Russian lawyer's death provokes dispute
Activists plan to present evidence today that a Russian lawyer who accused officials of corruption died after a brutal beating by prison guards, saying investigators' findings that a lack of medical treatment killed the man fell short of the full truth.Updated: Jul 05, 2011 12:05 IST
Activists plan to present evidence on Tuesday that a Russian lawyer who accused officials of corruption died after a brutal beating by prison guards, saying investigators' findings that a lack of medical treatment killed the man fell short of the full truth.
Sergi Magnitsky, a 37-year-old lawyer who worked for a large US investment fund, died in prison in November 2009 after the pancreatitis, he developed there, went untreated. He had been arrested by interior ministry officials after he had accused them of using false tax papers to steal $230 million from the state.
Magnitsky's case is being scrutinized by human rights activists and potential western investors as a gauge of the Kremlin's commitment to addressing corruption and allowing an independent legal system. Several prison officials were fired but no one has been charged either for his death or in the alleged tax fraud.
On Monday, the Federal Investigative Committee acknowledged for the first time that the lack of medical help was the "direct cause" of Magnitsky's death.
A panel of Russian rights activists that investigated Magnitsky's death, meanwhile, is presenting their report to Russian President Dmitry Medvedev on Tuesday.
Valery Borshchev, a prominent activist who took part in the independent probe, said the Investigative Committee's acknowledgment that Magnitsky was denied medical help was a positive sign, but added that the committee kept silent about prison guards beating the lawyer.
He said the panel had found evidence that Magnitsky had died shortly after eight prison guards handcuffed him, took him to a cell and beat him with truncheons.
"We have concluded that he died of beating," Borshchev told the Associated Press. "It was a real torture to beat an ailing man with truncheons."
Borshchev said a prison doctor had claimed that Magnitsky had a nervous breakdown and that she called prison guards to calm him down until an ambulance arrived. The ambulance came quickly but prison officials kept the crew waiting at the prison gates for more than one hour while the guards were beating Magnitsky.
"Magnitsky was in a cell with eight guards who were beating him for more than one hour, and there were no doctors around," Borshchev told the AP. "Bruises were found on his body and there are pictures of his broken knuckles, testifying that he was beaten."
The ambulance crew said Magnitsky had died 15-30 minutes before their arrival, while the official reports claimed he died an hour later and lied that he died at a prison hospital, Borshchev said.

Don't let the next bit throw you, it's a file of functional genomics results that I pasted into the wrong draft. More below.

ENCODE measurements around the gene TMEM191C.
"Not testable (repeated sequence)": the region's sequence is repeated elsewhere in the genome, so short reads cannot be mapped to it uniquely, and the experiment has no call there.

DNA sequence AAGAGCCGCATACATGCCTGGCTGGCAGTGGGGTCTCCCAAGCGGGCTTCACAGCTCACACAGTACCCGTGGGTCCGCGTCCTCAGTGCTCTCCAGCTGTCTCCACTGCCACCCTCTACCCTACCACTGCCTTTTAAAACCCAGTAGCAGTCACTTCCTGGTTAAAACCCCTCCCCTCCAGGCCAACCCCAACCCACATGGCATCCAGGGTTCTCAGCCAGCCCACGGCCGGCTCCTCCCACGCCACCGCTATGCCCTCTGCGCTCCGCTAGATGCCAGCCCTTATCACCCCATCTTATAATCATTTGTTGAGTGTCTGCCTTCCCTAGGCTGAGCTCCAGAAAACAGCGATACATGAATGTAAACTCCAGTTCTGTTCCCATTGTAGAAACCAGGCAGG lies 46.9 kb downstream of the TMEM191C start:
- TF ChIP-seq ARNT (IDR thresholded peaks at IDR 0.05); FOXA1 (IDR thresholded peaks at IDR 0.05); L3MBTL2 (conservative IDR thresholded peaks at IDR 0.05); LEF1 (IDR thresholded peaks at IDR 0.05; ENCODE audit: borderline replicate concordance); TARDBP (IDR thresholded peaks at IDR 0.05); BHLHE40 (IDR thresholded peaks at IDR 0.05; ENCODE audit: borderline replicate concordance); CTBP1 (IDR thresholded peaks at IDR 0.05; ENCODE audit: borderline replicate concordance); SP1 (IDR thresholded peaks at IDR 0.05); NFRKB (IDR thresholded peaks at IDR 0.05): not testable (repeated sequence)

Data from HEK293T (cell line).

"He already was in grave condition," Borshchev said. "I don't think that they wanted to kill him, but they beat him with truncheons and that played a fatal role."
Officials at the Investigative Committee couldn't be reached for comment on Borshchev's claim late on Monday.
The Investigative Committee said in a statement that Magnitsky also had cardiomyopathy, a form of heart disease, and it was the combination of this and his other illness in the absence of medical aid that caused his death.
"The nonperformance of stipulated actions during Magnitsky's incarceration, and the absence of adequate therapy on November 16, 2009, deprived Magnitsky of the chance of a positive outcome," the Investigative Committee said.
The agency said it has identified those responsible for Magnitsky's death but will name them later.
Magnitsky had been charged with tax evasion linked to his defense of Hermitage Capital Management, a multibillion-dollar fund headed by US businessman William Browder, who has since been deported from Russia as a national security threat.
Hermitage accused Interior Ministry officers of seizing ownership documents of three of its subsidiaries in 2007, then using those documents to register their own people as owners and directors. The Interior Ministry officials then filed a tax claim, saying they made a much smaller profit than originally described and asked for a tax return, according to Hermitage.
The total return for the three subsidiaries was 5.4 billion rubles ($230 million at the time).
Browder says a Moscow tax official who approved the fraudulent tax return bought luxury real estate in Moscow, Dubai and Montenegro and wired $39 million through her husband's bank accounts. All that was done on an average annual Russian household income of about $38,000, according to documents released by Browder.
Lawmakers in the Netherlands on Monday voted in favor of a resolution demanding the government slap a travel ban on dozens of Russian officials who Browder and his supporters consider complicit in Magnitsky's death. The US Senate is working on similar legislation.
Browder is lobbying all European governments to follow suit.
Russian lawmakers have threatened to retaliate in kind.